It’s October. That means Halloween. That means you’d expect some spooky games to be hitting the digital and physical stores for your platform of choice. The larger publishers don’t seem too bothered but, as usual, that’s where the indies step up. Out now on PS5 is In Sound Mind, a psychological horror game.
You play as psychologist Desmond Wales who wakes up, trapped in a version of his own apartment building. He finds recordings of sessions with his previous patients and through playing them is transported into their psyches. Here he encounters their fears and learns to understand them better and begins to start unravelling a connection between them all and himself.
In Sound Mind is played from a first person perspective and you’ll primarily be exploring. You start off with no items, but you’ll start to accumulate many over the course of the game which will let you get past areas which were inaccessible before. First off is a simple flashlight to help see in the dark but you will get weapons, a gas mask and a magical shard of glass that can be used to break and cut things as well as looked into to survey the world around you and discover hidden items. There is a surprising reliance on platforming which had me thinking of Half-Life at times, thankfully there’s nothing too challenging here and if you die checkpoints tend to be pretty frequent.
There are minor enemies that appear throughout, shade-like beings that will run towards you or fire at you from a distance but combat isn’t that frequent over the course of the game. More interesting is the main enemy in each tape that represents the patient of that recording. The first tape for instance is about a girl who was disfigured in an accident and subsequently died in a supermarket. As such that level takes place in a supermarket and a ghost stalks the aisles, attacking you if you look at her. Others require you to stay in the light or lure the enemy to a certain spot.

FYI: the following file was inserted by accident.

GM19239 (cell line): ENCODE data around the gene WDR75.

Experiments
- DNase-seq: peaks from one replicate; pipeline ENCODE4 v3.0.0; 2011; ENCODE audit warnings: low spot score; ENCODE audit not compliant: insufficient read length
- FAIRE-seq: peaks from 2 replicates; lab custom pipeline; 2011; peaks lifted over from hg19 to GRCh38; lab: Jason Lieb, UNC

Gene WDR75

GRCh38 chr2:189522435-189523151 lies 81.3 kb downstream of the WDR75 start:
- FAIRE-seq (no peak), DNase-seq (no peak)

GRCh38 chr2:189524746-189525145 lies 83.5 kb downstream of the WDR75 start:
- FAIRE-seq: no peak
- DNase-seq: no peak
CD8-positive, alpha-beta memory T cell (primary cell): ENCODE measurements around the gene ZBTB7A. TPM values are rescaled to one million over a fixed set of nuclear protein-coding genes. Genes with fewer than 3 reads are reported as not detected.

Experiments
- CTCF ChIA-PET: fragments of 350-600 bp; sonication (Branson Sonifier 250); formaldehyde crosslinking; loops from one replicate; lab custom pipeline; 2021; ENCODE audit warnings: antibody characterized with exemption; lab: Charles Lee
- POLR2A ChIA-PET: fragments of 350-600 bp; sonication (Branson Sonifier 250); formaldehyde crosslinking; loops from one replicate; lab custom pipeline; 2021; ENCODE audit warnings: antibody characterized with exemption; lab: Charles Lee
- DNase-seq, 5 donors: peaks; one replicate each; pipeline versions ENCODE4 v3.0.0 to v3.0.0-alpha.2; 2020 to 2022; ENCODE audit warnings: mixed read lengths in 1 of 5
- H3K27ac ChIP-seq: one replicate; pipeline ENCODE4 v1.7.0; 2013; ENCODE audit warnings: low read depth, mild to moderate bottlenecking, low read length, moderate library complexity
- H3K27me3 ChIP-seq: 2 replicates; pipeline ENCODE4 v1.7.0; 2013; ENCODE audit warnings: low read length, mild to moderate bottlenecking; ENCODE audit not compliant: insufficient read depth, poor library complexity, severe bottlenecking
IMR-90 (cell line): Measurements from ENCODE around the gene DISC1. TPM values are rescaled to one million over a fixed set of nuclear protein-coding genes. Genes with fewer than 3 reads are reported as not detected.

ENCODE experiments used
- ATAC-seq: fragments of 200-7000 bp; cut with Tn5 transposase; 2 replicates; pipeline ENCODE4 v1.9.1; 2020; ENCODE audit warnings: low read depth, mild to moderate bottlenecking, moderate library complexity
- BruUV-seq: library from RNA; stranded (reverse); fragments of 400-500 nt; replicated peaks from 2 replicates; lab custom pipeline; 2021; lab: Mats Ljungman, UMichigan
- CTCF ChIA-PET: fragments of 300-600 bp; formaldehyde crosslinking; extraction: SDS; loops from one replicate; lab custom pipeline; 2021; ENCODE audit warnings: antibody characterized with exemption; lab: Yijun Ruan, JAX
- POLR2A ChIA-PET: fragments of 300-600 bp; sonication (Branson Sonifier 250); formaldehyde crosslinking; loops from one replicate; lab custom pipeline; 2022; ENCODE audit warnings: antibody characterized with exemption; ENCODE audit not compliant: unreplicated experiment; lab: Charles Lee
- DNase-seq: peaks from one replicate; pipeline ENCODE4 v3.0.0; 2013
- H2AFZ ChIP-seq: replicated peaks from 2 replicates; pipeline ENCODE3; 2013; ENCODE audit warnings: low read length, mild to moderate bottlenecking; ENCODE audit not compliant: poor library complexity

It’s in the variety of the locations that In Sound Mind‘s strength lies. Each recording goes to a different place and as you get a new tool there the focus of the puzzles changes as well. The puzzles are generally pretty good, nothing quite on the level of Tormented Souls but they are neither too simple or massively obtuse. The levels tend to be quite large so sometimes you’ll be wandering around not entirely sure where to go but they aren’t so large that you get fully lost. There’s also optional items to find in the form of pills that will improve certain stats like speed and health. They aren’t needed and it distracts from simply progressing the game but it adds a little longevity I suppose.
Not that the game is short at around ten hours long but the game keeps track of the pills so if you miss any you can go back for 100% if you desire as you can re-enter recordings back at the apartment, as well as explore the apartments with the new tools you acquire from the levels.
For a game on your, relatively, new PS5 it looks okay. You can tell it doesn’t have big money behind it but there are some nice effects here and there and as mentioned before, good variety and often imagination in the environments. The problem lies in the incredibly inconsistent frame rate. It’s more obvious in the open areas but the game can turn into a slide show at times and even with relatively little going on it can stutter a bit. I’m not massively sensitive to this stuff and, although it didn’t stop me playing, it was a major issue at times. There is also no special use of the DualSense, though load times are relatively quick if not super fast.
Audio-wise the acting is okay, although I have an issue with characters in weird situations saying stuff like “Nom” as they eat food to replenish their health. There’s some good music in here too both atmospheric and actual songs. It creates a good atmosphere that makes up for a lack of actual scares. You get the odd jump scare when you turn around and something appears behind you but that’s about it for that side of things.
The story is decent however, starting with a little intrigue, continuing about the patients before developing further. The ending doesn’t quite land for me as there isn’t enough information revealed about Desmond throughout the game for me to care enough. There is a hint at a sequel post credits and I’ll be interested to see where it goes however.
+ Bosses are interesting both mechanically and story-wise
+ Decent length
- Story doesn't quite land in the end
- Collectibles feel like padding